Porsche was born in 1948 and just three years later an Australian pump manufacturer acquired the Australian franchise after a chance meeting in a cafť in Switzerland.
It was 1951 and Melbourne businessman Norman Hamilton was in Europe familiarising himself with the latest technologies. While he was travelling from to Switzerland a low-slung sports car whipped past him. Some time later he spotted the car outside a cafť and he went inside to find the owner.
After introducing himself to Richard von Frankenberg, a German racer and Porsche test driver, Hamilton convinced von Frankenberg to let him follow him to the Porsche factory to meet his boss.
After formal introductions, a short tour of the factory and a handshake, Hamilton acquired the Porsche distributorship rights for Australia and New Zealand. He immediately ordered two cars; a red coupe and green cabriolet. At the time the coffers were so low at Porsche that Hamilton had to stump up funds to pay for the tooling to make the cars right-hand drive.
Australia became Porscheís first distributor country outside Europe and with it came both the Volkswagen and Borgward franchises.
Late in 1951 those two Porsches arrived here, registered WG324 and WG 325 and the launch activities included a drive on the roads surrounding nearby Albert Park Lake.
Sales were tough in those early days with anti-German sentiment lingering WWII, a struggling economy and massive import restrictions.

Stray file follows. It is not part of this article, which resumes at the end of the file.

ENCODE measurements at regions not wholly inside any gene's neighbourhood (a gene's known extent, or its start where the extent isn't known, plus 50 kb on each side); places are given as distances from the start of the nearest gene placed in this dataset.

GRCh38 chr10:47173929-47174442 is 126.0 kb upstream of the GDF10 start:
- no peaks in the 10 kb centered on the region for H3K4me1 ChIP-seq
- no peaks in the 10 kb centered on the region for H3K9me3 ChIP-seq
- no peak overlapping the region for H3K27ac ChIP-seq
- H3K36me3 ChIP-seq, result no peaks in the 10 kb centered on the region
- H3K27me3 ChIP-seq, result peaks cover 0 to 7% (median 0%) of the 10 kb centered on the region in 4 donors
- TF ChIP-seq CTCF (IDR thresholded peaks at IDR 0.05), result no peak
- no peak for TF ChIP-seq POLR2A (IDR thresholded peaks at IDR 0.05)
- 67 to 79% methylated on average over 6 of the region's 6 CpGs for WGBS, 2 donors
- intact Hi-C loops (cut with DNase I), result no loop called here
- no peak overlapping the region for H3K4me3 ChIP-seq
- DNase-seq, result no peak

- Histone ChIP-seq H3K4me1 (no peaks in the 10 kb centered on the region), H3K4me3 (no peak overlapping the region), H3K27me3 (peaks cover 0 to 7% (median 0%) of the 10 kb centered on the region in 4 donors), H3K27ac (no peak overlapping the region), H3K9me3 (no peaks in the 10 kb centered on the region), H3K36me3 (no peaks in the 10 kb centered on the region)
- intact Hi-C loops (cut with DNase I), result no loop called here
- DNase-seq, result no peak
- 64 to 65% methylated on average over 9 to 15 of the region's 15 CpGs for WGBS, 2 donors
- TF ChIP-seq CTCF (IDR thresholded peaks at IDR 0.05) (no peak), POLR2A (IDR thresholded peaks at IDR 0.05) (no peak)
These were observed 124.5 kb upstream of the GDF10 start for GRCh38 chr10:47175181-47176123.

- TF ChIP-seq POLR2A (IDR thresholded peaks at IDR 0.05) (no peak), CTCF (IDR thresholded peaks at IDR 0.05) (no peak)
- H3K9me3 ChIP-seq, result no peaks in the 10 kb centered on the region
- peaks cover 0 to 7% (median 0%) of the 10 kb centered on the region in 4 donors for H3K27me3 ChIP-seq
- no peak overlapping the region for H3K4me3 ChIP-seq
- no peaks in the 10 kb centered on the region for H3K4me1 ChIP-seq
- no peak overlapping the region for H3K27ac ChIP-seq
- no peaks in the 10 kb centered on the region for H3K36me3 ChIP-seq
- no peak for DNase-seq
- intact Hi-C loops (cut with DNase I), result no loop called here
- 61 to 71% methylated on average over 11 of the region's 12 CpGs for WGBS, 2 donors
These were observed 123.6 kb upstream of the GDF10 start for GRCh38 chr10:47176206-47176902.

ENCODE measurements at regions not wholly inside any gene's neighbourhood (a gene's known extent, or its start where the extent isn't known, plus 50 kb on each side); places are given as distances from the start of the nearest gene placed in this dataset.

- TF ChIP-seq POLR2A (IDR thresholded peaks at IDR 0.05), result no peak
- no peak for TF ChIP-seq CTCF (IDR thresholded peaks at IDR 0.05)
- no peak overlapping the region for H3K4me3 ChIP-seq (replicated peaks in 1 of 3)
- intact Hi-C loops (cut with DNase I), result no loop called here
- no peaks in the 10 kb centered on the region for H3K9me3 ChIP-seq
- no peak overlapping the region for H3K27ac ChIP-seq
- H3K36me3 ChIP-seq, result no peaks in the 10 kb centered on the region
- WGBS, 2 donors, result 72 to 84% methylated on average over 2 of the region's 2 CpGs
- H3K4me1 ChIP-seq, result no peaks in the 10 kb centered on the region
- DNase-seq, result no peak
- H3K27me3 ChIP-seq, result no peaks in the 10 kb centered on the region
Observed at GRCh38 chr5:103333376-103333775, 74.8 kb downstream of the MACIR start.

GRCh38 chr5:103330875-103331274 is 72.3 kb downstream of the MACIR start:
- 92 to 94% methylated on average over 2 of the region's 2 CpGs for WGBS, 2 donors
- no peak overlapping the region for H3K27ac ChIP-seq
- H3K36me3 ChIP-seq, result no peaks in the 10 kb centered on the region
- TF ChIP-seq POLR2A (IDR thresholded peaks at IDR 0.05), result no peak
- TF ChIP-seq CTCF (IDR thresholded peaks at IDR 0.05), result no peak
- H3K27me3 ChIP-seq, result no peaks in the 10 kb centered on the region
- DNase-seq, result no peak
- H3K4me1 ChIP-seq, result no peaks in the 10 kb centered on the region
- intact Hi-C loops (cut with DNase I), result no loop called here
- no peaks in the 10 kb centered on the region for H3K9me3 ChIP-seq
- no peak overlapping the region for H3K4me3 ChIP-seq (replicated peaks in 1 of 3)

Many struggled for enough money for essentials, let alone a sports car. Besides nobody had ever heard of Porsche. It looked like no other car; the engine was at the wrong end and cooled by air and its flat cylinder layout made a strange exhaust note.
To promote the brand Hamilton turned to motorsport and come early 1952 the Porsche 356 made its competition debut at a hillclimb event at Hurstbridge northeast of Melbourne. This was possibly the first example of ĎWin On Sunday, Sell On Mondayí.
In front of 50,000 spectators the Porsche competed in a production car race at Melbourneís Fishermens Bend circuit but retired early. Next up was the Port Wakefield Speed Trials in South Australia where the 356 coupe won its class. At least race fans knew a bit about Porsche and the first sale in the state occurred shortly after.
Being a shrewd businessman Hamilton jumped on the opportunity to promote the Porsche name in the REDeX around Australia Trial, an event that captured the nation. After 14 punctures and countless other issues the Porsche, still the company demo, was classified a finisher.
After studying mechanical engineering and securing a job at William Adams, that included once driving a grader from Benalla to Clayton for service Ė in reverse, (because it was faster) Normanís son Alan joined the family Porsche business in late 1962, at age 23. By then Alan had driven many Porsches, the first time unassisted was when he was nine.
In 1965 Alan was sent to Porsche HQ in Stuttgart for nine months to meet the people he would be dealing with as an importer and while there worked across several departments to get a thorough understanding of the business. Shortly after arriving he struck up a close friendship with Wolfgang and Peter Porsche.
In no time Hamilton ordered himself a 912 Porsche and checked out all the dyno sheets to get the most powerful engine fitted to his.